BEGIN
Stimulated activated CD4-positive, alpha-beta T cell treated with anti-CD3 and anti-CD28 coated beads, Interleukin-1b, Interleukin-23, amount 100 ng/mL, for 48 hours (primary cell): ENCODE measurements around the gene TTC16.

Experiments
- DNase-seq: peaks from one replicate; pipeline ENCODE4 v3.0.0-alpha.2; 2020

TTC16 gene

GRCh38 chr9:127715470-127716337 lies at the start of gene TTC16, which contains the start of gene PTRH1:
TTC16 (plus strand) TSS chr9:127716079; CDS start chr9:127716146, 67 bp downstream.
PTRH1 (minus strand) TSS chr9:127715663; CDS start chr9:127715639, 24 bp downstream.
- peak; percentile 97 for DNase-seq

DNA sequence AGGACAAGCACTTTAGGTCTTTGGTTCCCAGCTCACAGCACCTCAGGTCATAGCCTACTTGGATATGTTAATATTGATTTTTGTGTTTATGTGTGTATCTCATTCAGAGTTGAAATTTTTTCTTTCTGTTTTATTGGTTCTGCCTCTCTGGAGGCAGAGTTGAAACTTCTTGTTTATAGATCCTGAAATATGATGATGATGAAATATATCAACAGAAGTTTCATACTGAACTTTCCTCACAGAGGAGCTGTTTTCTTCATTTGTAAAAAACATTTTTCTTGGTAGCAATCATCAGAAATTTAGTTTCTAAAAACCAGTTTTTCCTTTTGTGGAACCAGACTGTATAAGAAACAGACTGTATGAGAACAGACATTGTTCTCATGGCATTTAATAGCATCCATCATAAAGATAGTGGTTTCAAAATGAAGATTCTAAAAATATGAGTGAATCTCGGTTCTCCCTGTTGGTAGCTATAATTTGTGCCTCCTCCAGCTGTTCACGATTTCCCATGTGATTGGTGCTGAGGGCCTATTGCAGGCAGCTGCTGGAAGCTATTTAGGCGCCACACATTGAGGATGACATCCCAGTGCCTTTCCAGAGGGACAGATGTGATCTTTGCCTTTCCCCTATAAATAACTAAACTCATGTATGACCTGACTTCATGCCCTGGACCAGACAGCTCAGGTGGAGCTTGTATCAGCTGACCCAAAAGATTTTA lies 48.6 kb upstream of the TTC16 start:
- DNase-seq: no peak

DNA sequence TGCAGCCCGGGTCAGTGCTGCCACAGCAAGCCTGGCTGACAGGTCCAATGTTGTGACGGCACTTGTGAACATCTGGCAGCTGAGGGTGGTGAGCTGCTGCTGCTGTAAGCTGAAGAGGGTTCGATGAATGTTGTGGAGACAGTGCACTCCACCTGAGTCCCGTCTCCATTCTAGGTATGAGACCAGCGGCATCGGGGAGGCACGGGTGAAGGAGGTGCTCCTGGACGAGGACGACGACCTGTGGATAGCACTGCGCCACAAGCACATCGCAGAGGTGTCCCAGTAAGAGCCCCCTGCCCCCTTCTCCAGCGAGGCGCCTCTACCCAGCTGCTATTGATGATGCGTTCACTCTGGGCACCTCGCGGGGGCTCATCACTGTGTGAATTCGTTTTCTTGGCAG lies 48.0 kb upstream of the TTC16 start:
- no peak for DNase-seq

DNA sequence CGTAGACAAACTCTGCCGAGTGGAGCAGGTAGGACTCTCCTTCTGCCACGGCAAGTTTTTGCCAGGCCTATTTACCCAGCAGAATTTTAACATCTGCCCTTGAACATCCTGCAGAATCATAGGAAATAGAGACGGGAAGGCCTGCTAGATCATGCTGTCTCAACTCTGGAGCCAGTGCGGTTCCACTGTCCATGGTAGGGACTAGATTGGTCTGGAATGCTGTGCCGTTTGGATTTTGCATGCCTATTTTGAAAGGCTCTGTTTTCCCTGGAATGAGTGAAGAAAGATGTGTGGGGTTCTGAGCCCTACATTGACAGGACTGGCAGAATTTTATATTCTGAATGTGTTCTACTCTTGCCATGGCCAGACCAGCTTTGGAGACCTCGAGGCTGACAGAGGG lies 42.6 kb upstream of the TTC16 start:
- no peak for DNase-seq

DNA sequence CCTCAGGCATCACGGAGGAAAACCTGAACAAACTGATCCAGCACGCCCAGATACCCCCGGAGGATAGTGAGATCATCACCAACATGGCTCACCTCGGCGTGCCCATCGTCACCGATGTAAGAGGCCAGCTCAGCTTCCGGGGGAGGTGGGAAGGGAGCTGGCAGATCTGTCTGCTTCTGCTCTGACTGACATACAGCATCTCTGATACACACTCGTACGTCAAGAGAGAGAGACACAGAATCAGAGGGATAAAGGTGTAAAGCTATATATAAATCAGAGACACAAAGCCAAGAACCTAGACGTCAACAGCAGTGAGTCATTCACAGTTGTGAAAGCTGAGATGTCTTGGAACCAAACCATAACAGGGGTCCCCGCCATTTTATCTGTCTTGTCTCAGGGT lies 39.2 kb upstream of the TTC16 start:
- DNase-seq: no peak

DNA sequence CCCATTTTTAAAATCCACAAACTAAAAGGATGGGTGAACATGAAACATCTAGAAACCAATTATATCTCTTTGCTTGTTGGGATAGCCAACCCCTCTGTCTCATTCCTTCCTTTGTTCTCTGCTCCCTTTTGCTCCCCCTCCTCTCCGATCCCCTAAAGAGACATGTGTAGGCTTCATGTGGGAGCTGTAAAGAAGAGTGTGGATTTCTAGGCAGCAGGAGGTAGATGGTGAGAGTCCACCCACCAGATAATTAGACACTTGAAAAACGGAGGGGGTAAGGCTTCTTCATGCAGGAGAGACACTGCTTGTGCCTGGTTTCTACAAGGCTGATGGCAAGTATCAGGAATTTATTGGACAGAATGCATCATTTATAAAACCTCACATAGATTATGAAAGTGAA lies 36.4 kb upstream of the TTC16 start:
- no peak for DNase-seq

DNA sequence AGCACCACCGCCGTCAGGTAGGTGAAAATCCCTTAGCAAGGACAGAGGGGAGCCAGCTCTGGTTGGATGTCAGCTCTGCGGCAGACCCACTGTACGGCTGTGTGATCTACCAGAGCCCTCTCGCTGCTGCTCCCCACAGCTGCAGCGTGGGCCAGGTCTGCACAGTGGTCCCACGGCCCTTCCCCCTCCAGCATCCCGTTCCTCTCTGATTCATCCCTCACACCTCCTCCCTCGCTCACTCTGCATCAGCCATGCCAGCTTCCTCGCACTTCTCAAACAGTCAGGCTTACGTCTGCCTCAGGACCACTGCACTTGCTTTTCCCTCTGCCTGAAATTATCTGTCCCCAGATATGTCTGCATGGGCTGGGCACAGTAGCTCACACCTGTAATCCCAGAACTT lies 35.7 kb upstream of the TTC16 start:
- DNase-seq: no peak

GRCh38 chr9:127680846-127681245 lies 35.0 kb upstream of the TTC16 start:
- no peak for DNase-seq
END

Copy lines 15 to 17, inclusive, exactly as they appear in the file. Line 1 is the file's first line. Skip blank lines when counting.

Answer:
DNA sequence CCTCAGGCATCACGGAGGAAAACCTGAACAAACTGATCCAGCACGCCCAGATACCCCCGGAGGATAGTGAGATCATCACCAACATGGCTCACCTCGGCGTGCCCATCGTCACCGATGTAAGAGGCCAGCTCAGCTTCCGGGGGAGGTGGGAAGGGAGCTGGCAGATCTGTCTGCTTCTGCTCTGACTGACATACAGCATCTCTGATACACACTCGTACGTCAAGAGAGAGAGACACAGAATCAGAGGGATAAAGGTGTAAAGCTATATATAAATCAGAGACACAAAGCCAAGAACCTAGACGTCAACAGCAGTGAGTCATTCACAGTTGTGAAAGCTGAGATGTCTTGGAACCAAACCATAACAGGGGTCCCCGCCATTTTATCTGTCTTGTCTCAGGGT lies 39.2 kb upstream of the TTC16 start:
- DNase-seq: no peak

DNA sequence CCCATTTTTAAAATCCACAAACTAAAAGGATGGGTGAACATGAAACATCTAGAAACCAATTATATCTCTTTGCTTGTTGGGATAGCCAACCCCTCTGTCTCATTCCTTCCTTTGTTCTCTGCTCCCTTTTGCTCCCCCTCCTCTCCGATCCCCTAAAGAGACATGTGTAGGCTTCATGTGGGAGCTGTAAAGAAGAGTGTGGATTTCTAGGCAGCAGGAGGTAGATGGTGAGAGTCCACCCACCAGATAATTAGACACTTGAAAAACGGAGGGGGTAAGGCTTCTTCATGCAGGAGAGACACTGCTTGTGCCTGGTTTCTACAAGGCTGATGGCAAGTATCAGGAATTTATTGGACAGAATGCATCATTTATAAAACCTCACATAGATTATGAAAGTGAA lies 36.4 kb upstream of the TTC16 start: